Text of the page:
Ball helps build OfficeMax brand

When OfficeMax's 2005-2006 Tracking Study revealed that consumers perceived customer service, value, and quality were identical among OfficeMax and rivals Office Depot and Staples, the company's senior director of external relations Bill Bonner faced a challenge.

When OfficeMax's 2005-2006 Tracking Study revealed that consumers perceived customer service, value, and quality were identical among OfficeMax and rivals Office Depot and Staples, the company's senior director of external relations Bill Bonner faced a challenge.

"My boss gave us a mandate," Bonner says. "'Don't make ads. Make news.' We needed to deliver a campaign to break through the clutter in the office supply category, enliven the brand with PR, and drive visibility, when consumers had concluded that a paper clip was a paper clip, no matter who sold it."

Strategy

OfficeMax enlisted agencies Maccabee Group for PR and Innova for marketing.

"The initial concept was related to art projects," Bonner says. "That was before Innova found Steve Milton on YouTube."

Milton created a massive ball from 175,000 OfficeMax rubberbands that stood 5.5-feet high, with a circumference of 19 feet.

Seeing the rubberband ball as an underutilized corporate icon, OfficeMax aimed to bring it to life by transporting the "World's Largest Rubberband Ball" from Milton's home in Oregon to Chicago for its official Guinness World Records weigh-in.

OfficeMax would leverage the publicity to underscore a nationwide store-remodeling effort.

Tactics

"The biggest challenge was ensuring that the OfficeMax brand was not overlooked by news media," says Heather Schwartz, SAE for strategic planning at Maccabee. "So the OfficeMax logo was featured in all event signage, on the rubberband ball itself, on ceremony backdrops, and even on the hats and clothing of Milton and family."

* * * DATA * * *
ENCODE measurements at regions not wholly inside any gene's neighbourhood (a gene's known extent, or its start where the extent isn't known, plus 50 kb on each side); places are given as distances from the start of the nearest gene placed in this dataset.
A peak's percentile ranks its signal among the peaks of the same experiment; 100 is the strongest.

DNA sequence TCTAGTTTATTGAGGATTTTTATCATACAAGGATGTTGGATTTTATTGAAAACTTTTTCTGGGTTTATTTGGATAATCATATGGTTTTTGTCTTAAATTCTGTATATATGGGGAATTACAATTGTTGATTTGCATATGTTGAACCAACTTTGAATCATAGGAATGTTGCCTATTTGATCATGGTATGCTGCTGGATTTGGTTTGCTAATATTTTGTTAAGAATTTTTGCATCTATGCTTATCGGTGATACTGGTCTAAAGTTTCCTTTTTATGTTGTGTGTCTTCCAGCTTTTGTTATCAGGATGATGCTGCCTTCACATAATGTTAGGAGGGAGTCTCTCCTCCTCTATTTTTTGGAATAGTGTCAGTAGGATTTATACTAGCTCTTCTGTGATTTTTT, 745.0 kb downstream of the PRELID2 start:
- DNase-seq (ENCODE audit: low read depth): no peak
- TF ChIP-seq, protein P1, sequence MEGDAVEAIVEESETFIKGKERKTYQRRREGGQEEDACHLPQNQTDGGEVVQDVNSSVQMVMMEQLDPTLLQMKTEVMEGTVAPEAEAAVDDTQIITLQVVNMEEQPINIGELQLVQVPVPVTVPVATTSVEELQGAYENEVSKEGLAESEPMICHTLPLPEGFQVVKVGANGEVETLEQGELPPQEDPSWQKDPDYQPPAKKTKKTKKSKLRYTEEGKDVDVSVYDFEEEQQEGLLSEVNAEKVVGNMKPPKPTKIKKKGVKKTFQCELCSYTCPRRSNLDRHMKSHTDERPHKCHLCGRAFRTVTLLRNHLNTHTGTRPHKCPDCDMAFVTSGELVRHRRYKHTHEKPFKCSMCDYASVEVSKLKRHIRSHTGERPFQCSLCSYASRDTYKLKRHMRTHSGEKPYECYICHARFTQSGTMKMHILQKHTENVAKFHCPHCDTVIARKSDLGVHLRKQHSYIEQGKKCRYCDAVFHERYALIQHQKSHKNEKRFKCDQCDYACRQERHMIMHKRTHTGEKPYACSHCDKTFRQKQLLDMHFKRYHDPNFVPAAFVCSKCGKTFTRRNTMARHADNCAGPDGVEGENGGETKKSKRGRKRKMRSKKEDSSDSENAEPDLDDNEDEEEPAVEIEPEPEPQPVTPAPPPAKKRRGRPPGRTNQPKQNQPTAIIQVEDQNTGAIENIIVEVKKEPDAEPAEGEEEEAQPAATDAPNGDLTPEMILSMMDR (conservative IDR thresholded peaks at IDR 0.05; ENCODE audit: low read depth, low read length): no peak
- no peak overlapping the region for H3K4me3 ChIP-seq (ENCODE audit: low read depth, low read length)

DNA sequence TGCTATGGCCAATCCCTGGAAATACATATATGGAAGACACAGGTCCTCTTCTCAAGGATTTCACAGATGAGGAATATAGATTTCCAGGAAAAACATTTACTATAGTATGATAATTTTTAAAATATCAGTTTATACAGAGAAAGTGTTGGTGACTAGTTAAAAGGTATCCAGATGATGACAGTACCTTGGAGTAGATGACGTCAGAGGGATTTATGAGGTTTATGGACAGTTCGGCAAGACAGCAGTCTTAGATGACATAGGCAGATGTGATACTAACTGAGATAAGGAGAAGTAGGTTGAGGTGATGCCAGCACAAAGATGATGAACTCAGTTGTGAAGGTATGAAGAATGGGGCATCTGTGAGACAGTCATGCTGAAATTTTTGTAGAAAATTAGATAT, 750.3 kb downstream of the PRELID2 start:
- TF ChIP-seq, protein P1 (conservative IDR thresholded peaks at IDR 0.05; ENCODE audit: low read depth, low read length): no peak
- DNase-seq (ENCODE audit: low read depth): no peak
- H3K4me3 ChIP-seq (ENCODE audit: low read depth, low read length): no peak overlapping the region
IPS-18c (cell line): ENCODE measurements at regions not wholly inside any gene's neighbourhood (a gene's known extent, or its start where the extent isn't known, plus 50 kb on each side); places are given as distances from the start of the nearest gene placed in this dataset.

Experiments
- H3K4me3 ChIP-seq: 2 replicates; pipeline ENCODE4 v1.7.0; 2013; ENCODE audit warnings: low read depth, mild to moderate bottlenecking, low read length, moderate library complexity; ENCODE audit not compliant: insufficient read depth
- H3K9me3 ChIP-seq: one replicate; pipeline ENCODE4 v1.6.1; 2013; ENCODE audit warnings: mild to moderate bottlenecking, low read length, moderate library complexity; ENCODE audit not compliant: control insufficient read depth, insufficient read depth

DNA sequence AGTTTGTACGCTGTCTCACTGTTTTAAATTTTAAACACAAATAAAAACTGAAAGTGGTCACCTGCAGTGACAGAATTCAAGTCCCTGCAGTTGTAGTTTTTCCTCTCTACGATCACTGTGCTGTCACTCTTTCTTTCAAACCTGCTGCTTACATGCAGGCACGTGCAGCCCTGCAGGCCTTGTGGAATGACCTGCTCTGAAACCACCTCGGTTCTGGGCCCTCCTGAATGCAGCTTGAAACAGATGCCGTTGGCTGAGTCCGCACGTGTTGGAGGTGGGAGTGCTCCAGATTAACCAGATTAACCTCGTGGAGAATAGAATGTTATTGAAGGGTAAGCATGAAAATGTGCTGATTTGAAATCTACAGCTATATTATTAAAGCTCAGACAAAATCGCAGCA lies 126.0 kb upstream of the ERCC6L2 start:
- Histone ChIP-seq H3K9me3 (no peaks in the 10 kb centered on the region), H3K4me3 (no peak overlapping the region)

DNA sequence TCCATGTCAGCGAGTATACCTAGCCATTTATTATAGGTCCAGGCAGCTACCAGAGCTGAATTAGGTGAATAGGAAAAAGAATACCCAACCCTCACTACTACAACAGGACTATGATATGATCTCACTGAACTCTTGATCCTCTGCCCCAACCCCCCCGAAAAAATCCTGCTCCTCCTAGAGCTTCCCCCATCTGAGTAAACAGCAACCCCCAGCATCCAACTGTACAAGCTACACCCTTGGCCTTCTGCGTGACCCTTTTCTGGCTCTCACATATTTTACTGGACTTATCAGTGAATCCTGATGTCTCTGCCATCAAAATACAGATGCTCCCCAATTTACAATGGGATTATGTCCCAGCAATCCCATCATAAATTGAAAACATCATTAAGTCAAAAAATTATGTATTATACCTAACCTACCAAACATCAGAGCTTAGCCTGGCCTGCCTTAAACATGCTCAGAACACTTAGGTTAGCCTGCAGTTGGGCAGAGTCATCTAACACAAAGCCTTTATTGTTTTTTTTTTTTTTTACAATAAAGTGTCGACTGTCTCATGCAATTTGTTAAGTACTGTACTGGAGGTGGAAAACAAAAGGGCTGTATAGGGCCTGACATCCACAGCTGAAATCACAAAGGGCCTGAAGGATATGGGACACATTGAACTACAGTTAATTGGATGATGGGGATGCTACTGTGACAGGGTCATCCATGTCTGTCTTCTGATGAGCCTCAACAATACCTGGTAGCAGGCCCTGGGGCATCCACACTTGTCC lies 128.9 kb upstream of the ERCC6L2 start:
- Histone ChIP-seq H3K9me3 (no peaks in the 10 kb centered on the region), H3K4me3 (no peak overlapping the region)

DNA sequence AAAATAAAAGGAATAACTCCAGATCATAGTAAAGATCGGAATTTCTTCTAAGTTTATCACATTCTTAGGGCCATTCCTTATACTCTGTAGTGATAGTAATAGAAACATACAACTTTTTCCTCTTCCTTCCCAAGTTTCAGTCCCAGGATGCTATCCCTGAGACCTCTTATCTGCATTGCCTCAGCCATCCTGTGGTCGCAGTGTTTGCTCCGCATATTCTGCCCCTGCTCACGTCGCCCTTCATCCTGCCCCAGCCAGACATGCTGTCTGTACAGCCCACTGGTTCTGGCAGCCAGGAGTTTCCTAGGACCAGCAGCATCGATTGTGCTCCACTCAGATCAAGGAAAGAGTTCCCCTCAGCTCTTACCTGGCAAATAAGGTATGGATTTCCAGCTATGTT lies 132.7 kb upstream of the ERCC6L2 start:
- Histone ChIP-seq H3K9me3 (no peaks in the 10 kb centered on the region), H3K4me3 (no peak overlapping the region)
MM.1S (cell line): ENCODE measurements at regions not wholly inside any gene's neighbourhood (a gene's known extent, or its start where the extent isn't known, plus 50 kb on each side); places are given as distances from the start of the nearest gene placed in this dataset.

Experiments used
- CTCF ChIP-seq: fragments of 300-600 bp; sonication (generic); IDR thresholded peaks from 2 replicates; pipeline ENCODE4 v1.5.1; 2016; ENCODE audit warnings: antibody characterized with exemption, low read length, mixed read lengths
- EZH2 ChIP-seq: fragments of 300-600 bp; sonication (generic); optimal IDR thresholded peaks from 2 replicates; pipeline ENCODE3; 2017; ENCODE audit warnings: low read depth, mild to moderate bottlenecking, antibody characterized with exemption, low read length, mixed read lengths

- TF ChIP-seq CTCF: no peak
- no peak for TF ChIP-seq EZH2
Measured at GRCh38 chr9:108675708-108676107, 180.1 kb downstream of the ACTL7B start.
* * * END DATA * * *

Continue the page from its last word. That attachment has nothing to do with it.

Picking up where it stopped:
Milton also was media trained to ensure the OfficeMax message was not left behind in interviews.

Maccabee created a target list of 350 media outlets, with a special focus on TV and social/viral media relations, Schwartz says.

This included developing media materials that highlighted how the event underscored the remodeling of OfficeMax's Chicago stores, a b-roll TV news package downloadable within three hours of the event, broadcast faxes to 210 TV markets, a news release to 2,500 media points, and phone calls to more than 150 outlets.

Innova augmented PR efforts with guerrilla marketing, including street teams handing out replicas of the ball and jugglers tossing OfficeMax-branded balls.

Results

There were a few obstacles: One event site couldn't be secured because of concerns that the two-ton ball might crash through its floor, the ball couldn't fit inside Fox-TV Chicago's studios, and the event date changed four times.

Ultimately, the 4,594-pound ball smashed the old world record, and the event generated more than 421 TV segments that aired in 127 markets, including on all five Chicago network affiliates and Chicagoland Cable TV.

Rubberband ball TV coverage reached 27 million audience impressions - a value of $1.25 million for TV alone, Schwartz says.

And more than 159 Web sites and blogs featured video from the event, including two appearances on Yahoo's home page, where the ball video was downloaded 320,000 times.

Future

"This was the single most successful special event in OfficeMax history," Bonner says.
The ball was subsequently taken on tour to each of the 14 remodeled Chicago stores, with plans to send video footage to store managers, offer the ball to late-night TV shows, and leverage the ball further in PR campaigns throughout 2007.

Next stop: OfficeMax locations in Denver.

PR team: OfficeMax (Chicago), Maccabee Group Public Relations (Minneapolis), and Innova Marketing (Minneapolis)

Campaign: OfficeMax World's Largest Rubberband Ball

Duration: October to November 2006

Budget: $50,000 to $100,000

PRWeek's view

At a time when many PR practitioners struggle to conceive stunts they hope will catch fire on YouTube-style media, OfficeMax instead found something relevant that was already being downloaded and wrapped a campaign around it.

So for all those PR pros looking to get their clients on YouTube, the answer may already be there.

Despite the logistical obstacles, solid tactics helped ensure the effort was a success.

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